Interesting Books and More ––>
I read a lot. Everything from emails and text messages to thick hardbound biographies. No novels. My life is already too full of interesting things that haven’t been dreamt up by someone else’s imagination.
Recently, I came across a couple of books that are very interesting and well written. One is about the people who “invented” computers. The other is about the people who “created” Obamacare. Both examine how things get done and how people interact in the process.
I think if you ask the general public, “Who invented the computer?” most of the answers would be Bill Gates or Steve Jobs. Or, “Who created Obamacare?” Obama, of course. Both are wrong answers. Read these books to understand why.
The Innovators, by Walter Isaacson, is about the people whose individual efforts and, more importantly, collaborations have brought us to where we are and are pointing us to technology’s future. Isaacson wrote the authorized Steve Jobs biography. The Innovators is a collection of brief but thorough biographies of the primary contributors to computer development. It starts with Ada, Countess of Lovelace (1815–1852), and Charles Babbage (1791– 1871), and their collaboration working through the logical and mathematical ideas that are the essence of computers. Ada was able to envision much of what we are experiencing today.
America’s Bitter Pill, by Steven Brill, chronicles the complicated tangle of forces, intrigue, and big-time political maneuvering that gave birth to the Affordable Care Act, aka Obamacare.
Power, money, money, power, back scratching, money, power. The three big powers in healthcare (insurers, drug manufacturers, and hospitals) got most of what they wanted, and the healthcare reformers got a national health plan. The reformers backed off on cost savings because they could not get system reforms if it cost the “powers” too much money. This book details all of the inner machinations of what it now takes to get something this big off the ground. Who said what to whom in the local watering hole or wherever else. How much it cost (money) to get agreement.
Different Books — Common Focus
There is a characteristic that these books share. Both gather and analyze events, seeking a deeper understanding of the creative processes. Inventions are not “light bulb” ideas that occur all of a sudden. They are cooperative developments that grow over many years and involve many people, each contributing his or her own thoughts and perspectives. We need cooperative development in order to move forward in the provision of healthcare. We need it at all levels. From the highest levels of government policies, to what happens during individual patient encounters, collaborative development is sorely needed.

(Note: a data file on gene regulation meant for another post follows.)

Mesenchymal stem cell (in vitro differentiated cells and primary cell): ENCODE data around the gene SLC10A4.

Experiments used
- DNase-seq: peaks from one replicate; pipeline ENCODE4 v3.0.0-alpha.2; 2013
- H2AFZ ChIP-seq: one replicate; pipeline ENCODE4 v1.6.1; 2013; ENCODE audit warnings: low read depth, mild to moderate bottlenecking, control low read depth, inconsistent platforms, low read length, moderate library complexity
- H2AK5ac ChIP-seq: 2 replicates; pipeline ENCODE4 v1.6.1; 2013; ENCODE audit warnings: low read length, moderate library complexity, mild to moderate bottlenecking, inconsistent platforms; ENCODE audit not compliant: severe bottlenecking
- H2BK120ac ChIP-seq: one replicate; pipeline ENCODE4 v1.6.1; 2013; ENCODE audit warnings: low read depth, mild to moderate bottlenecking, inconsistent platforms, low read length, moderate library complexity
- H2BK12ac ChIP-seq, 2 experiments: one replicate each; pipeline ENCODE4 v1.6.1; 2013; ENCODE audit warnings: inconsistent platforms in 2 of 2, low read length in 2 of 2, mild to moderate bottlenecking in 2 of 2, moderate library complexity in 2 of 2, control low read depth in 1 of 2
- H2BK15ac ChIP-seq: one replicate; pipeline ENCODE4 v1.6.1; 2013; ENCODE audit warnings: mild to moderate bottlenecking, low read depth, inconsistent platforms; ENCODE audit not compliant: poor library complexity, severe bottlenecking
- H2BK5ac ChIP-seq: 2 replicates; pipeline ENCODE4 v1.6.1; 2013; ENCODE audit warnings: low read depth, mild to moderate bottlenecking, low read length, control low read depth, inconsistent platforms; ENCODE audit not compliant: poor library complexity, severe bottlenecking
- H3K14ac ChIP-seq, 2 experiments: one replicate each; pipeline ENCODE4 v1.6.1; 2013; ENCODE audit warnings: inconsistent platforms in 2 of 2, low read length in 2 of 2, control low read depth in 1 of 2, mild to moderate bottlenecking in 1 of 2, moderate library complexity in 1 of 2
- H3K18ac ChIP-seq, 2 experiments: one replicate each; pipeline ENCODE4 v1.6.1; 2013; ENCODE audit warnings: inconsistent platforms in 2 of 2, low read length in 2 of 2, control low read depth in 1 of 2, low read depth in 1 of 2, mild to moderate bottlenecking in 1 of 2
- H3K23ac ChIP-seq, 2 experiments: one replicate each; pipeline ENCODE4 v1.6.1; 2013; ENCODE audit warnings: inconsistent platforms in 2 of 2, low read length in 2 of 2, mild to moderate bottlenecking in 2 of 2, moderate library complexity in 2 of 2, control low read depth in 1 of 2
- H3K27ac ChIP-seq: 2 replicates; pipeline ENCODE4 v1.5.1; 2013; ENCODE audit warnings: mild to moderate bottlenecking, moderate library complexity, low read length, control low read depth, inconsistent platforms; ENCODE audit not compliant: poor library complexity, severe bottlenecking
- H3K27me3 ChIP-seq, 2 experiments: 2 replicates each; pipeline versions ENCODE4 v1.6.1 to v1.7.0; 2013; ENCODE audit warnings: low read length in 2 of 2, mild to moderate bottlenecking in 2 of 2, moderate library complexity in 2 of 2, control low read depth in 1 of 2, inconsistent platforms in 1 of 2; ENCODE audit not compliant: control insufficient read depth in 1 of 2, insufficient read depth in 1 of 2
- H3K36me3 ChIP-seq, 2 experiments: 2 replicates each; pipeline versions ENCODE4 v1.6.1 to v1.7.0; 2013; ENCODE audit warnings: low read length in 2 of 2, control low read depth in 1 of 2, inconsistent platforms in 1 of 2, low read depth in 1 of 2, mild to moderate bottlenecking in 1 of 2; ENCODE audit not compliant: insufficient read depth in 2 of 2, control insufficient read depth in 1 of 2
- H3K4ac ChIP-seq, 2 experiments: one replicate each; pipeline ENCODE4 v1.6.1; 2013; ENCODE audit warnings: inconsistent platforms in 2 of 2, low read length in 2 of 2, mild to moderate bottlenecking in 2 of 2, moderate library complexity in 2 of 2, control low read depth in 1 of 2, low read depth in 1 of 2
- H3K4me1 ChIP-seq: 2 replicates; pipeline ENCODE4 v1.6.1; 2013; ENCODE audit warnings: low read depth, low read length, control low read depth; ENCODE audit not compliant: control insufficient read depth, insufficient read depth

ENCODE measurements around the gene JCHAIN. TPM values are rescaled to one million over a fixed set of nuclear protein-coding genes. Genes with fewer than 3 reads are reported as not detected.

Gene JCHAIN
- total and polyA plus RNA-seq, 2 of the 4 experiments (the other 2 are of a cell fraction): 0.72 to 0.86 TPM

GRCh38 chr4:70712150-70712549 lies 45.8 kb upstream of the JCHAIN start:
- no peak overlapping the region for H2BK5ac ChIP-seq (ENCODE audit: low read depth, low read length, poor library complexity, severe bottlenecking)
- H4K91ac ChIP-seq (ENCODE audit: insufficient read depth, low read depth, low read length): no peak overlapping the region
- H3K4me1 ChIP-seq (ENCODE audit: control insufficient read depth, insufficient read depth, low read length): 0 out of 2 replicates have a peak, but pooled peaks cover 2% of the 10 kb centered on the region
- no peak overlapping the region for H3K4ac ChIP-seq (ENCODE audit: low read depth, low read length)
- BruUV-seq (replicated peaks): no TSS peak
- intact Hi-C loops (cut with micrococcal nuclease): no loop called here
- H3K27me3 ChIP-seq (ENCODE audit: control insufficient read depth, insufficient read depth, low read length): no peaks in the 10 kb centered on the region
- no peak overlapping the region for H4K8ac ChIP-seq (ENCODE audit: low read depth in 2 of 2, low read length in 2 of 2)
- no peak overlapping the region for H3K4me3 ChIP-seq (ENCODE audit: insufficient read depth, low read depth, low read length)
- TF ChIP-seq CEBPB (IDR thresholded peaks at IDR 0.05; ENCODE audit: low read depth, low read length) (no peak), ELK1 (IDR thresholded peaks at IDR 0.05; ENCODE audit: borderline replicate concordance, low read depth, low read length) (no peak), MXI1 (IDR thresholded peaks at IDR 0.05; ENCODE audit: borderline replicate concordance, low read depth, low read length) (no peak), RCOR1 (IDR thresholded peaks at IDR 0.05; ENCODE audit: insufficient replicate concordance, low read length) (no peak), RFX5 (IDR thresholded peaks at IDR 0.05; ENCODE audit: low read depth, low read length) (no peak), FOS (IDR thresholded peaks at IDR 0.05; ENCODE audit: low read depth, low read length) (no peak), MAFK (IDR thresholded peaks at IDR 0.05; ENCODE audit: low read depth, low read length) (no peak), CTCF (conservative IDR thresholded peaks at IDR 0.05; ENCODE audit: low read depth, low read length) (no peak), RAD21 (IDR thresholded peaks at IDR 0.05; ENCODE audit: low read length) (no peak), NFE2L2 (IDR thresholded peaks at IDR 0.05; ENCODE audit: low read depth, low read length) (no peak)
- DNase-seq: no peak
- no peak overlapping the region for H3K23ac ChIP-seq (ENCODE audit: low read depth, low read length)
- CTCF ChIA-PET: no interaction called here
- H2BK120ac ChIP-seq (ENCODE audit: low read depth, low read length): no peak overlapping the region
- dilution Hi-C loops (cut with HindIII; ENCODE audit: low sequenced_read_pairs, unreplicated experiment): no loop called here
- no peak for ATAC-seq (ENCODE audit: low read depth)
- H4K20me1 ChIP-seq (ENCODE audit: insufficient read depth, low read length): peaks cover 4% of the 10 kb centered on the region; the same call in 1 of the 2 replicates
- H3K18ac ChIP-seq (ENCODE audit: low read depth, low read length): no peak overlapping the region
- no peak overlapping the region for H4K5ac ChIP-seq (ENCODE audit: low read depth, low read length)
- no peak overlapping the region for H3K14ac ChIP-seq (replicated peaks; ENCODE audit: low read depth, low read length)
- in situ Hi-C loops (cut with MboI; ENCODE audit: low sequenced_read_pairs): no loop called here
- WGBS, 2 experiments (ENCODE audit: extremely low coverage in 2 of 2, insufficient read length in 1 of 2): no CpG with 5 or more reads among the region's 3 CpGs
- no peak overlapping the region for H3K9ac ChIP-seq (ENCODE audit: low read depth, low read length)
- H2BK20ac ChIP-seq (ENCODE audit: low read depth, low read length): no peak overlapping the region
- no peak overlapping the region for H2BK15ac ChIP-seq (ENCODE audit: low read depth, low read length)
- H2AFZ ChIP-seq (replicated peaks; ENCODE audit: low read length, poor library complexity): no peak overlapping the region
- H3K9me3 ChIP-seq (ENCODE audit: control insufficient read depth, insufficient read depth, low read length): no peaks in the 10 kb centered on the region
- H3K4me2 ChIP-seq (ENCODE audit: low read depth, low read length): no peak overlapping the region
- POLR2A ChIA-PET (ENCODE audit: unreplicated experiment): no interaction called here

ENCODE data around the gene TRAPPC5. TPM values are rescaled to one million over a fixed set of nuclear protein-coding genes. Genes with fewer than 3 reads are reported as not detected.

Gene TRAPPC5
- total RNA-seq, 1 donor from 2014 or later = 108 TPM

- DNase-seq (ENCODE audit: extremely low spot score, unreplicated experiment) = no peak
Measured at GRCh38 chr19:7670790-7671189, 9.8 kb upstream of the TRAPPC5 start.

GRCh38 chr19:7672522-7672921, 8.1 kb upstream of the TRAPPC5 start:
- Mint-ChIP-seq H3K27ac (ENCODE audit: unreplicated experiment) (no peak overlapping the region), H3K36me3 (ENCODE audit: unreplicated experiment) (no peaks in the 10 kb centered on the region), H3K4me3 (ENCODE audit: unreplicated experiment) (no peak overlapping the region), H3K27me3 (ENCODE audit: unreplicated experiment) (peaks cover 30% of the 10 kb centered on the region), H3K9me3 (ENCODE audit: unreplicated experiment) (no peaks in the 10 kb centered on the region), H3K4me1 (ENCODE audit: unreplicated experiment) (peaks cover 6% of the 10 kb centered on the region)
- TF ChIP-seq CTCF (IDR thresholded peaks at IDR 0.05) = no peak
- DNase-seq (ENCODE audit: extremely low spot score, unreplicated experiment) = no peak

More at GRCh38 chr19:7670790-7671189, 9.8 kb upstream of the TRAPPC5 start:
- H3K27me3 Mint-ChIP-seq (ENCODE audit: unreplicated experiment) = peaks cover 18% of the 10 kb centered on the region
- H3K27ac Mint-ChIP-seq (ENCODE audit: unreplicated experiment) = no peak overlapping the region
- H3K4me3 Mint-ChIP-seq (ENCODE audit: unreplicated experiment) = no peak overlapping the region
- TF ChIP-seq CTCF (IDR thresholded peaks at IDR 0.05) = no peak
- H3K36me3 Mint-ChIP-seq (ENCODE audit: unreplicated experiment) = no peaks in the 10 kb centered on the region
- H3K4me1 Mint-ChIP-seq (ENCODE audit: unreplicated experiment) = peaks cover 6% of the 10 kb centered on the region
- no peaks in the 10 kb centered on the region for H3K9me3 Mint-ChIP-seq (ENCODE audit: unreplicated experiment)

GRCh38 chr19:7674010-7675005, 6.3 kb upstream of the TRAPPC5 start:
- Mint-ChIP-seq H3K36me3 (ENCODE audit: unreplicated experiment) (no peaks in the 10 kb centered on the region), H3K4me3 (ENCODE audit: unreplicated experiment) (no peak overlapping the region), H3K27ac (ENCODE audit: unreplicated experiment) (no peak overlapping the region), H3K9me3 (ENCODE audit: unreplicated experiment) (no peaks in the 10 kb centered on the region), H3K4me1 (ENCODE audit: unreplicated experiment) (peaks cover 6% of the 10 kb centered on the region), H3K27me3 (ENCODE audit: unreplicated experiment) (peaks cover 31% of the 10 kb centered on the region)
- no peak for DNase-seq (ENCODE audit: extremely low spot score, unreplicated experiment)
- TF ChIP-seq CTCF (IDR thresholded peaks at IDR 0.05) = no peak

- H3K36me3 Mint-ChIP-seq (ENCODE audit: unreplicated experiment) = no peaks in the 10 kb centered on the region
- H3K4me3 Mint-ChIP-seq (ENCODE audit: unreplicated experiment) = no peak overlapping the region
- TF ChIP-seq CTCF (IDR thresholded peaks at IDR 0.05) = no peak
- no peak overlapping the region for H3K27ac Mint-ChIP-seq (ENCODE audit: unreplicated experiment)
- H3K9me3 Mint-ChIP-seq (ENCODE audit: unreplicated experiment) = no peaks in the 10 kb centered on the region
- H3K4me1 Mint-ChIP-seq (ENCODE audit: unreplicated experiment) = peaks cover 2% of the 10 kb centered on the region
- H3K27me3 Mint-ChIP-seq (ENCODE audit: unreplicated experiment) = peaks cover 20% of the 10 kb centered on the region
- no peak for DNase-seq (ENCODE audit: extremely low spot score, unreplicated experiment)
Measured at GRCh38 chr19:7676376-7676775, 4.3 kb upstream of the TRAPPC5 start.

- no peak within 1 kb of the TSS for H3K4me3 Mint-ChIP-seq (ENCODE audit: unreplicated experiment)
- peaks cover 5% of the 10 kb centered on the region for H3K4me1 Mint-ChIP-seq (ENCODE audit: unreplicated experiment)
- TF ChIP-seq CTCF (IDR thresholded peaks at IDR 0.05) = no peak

More — Side Effects of Obamacare, Healthcare Trends
Many people have had difficulty getting into the program. It is complicated and confusing, and has some tricky decisions for people to make. Implementation of what should be simple “fill out the form” applications has been an example of inept planning and programming, as well as of too many different states using different systems — with different motivations and different results.
Healthcare delivery is changing. The focus is changing to knowing and treating the patient, instead of focusing on the disease. “Precision care” is the new buzzword. We will see healthcare providers talking about “John Smith” instead of “the colostomy in 316B.”
Healthcare providers are transitioning from being small business owners to being salaried employees of larger organizations. In recent years physicians have moved from being employers to being employees. Some because they would rather take care of patients instead of employees, others because they could not deal with all of the complicated insurance paperwork. Pharmacists have already experienced the transition from mostly small business owners to mostly employees. Dentists will be the last, probably because they are the least interactive with the other health professions and their systems.
Insurance companies are trying to figure out how to deal with the fact that the principles of insurance cannot be applied to healthcare in the same ways that they are applied to life, home, and auto insurance. Life, home, and auto insurance all have a fixed maximum value agreed to by the insured and the insurer ahead of time. Healthcare cannot have an agreed-upon maximum value. There is no way to know how much it will cost to keep any one person healthy. The insurance paradigms are going to shift. They must.
Hospitals also are going through a huge change. Charging for each aspirin tablet is going away. “Does the patient come back too soon?” is the new measure of poor care. (In the prison system it’s called recidivism — aka patient not cured.) Hospitals are also going through a lot of organizational restructuring in an attempt to find the best mix. Outpatient as well as inpatient? General and/or which specialties to emphasize? Be part of an insurance program or deal with all of them? Stay independent or be bought by or be a buyer of similar entities?
So, want to get something done? Collaborate. Engage others of like or opposing minds. Engage others who have complementary talents. Listen. Think through. Do.
Want to know what the future will bring? Ask those who are making it. Better yet: Be one. CT
George Pennebaker, Pharm.D., is a consultant and past president of the California Pharmacists Association. The author can be reached at george.pennebaker@ sbcglobal.net; 916/501-6541; and PO Box 25, Esparto, CA 95627.